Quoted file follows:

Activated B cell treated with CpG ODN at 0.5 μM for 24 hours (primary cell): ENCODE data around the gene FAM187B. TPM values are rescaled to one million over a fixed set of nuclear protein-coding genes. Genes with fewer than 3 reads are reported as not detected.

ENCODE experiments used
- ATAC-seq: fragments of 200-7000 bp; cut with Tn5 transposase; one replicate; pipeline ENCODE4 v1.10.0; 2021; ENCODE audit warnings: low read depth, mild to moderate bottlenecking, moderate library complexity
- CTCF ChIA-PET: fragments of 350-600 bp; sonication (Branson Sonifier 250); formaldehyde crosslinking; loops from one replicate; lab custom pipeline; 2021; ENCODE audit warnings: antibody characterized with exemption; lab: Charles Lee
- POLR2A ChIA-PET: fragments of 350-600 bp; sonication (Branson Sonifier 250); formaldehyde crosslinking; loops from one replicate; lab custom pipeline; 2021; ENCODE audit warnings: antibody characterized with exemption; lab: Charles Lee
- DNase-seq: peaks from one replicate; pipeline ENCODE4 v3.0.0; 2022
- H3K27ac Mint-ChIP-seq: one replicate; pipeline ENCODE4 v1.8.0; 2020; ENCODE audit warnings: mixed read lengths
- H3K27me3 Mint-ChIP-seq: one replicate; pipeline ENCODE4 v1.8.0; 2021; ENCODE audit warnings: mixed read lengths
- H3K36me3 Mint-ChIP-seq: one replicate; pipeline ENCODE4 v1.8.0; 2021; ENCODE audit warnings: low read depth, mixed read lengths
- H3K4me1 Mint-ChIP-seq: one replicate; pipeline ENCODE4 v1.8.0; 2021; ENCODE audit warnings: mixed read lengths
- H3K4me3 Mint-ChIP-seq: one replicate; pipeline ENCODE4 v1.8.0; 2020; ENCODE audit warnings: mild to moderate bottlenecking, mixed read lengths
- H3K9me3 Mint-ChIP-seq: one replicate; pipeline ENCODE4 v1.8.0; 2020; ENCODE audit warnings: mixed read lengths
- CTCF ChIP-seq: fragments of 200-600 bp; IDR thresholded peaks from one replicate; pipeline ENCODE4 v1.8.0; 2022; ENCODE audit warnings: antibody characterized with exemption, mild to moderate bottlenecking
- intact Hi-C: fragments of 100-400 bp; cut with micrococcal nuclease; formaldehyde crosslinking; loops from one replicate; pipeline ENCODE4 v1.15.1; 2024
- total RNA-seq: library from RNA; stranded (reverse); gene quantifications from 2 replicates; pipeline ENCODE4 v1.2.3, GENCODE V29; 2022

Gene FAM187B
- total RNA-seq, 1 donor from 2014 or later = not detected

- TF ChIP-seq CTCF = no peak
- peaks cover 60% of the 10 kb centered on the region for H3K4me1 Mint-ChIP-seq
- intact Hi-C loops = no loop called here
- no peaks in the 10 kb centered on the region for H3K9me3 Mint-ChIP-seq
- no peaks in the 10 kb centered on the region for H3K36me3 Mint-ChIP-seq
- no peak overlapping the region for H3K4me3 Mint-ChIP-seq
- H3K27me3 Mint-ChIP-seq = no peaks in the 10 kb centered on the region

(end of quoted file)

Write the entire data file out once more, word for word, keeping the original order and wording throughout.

Activated B cell treated with CpG ODN at 0.5 μM for 24 hours (primary cell): ENCODE data around the gene FAM187B. TPM values are rescaled to one million over a fixed set of nuclear protein-coding genes. Genes with fewer than 3 reads are reported as not detected.

ENCODE experiments used
- ATAC-seq: fragments of 200-7000 bp; cut with Tn5 transposase; one replicate; pipeline ENCODE4 v1.10.0; 2021; ENCODE audit warnings: low read depth, mild to moderate bottlenecking, moderate library complexity
- CTCF ChIA-PET: fragments of 350-600 bp; sonication (Branson Sonifier 250); formaldehyde crosslinking; loops from one replicate; lab custom pipeline; 2021; ENCODE audit warnings: antibody characterized with exemption; lab: Charles Lee
- POLR2A ChIA-PET: fragments of 350-600 bp; sonication (Branson Sonifier 250); formaldehyde crosslinking; loops from one replicate; lab custom pipeline; 2021; ENCODE audit warnings: antibody characterized with exemption; lab: Charles Lee
- DNase-seq: peaks from one replicate; pipeline ENCODE4 v3.0.0; 2022
- H3K27ac Mint-ChIP-seq: one replicate; pipeline ENCODE4 v1.8.0; 2020; ENCODE audit warnings: mixed read lengths
- H3K27me3 Mint-ChIP-seq: one replicate; pipeline ENCODE4 v1.8.0; 2021; ENCODE audit warnings: mixed read lengths
- H3K36me3 Mint-ChIP-seq: one replicate; pipeline ENCODE4 v1.8.0; 2021; ENCODE audit warnings: low read depth, mixed read lengths
- H3K4me1 Mint-ChIP-seq: one replicate; pipeline ENCODE4 v1.8.0; 2021; ENCODE audit warnings: mixed read lengths
- H3K4me3 Mint-ChIP-seq: one replicate; pipeline ENCODE4 v1.8.0; 2020; ENCODE audit warnings: mild to moderate bottlenecking, mixed read lengths
- H3K9me3 Mint-ChIP-seq: one replicate; pipeline ENCODE4 v1.8.0; 2020; ENCODE audit warnings: mixed read lengths
- CTCF ChIP-seq: fragments of 200-600 bp; IDR thresholded peaks from one replicate; pipeline ENCODE4 v1.8.0; 2022; ENCODE audit warnings: antibody characterized with exemption, mild to moderate bottlenecking
- intact Hi-C: fragments of 100-400 bp; cut with micrococcal nuclease; formaldehyde crosslinking; loops from one replicate; pipeline ENCODE4 v1.15.1; 2024
- total RNA-seq: library from RNA; stranded (reverse); gene quantifications from 2 replicates; pipeline ENCODE4 v1.2.3, GENCODE V29; 2022

Gene FAM187B
- total RNA-seq, 1 donor from 2014 or later = not detected

- TF ChIP-seq CTCF = no peak
- peaks cover 60% of the 10 kb centered on the region for H3K4me1 Mint-ChIP-seq
- intact Hi-C loops = no loop called here
- no peaks in the 10 kb centered on the region for H3K9me3 Mint-ChIP-seq
- no peaks in the 10 kb centered on the region for H3K36me3 Mint-ChIP-seq
- no peak overlapping the region for H3K4me3 Mint-ChIP-seq
- H3K27me3 Mint-ChIP-seq = no peaks in the 10 kb centered on the region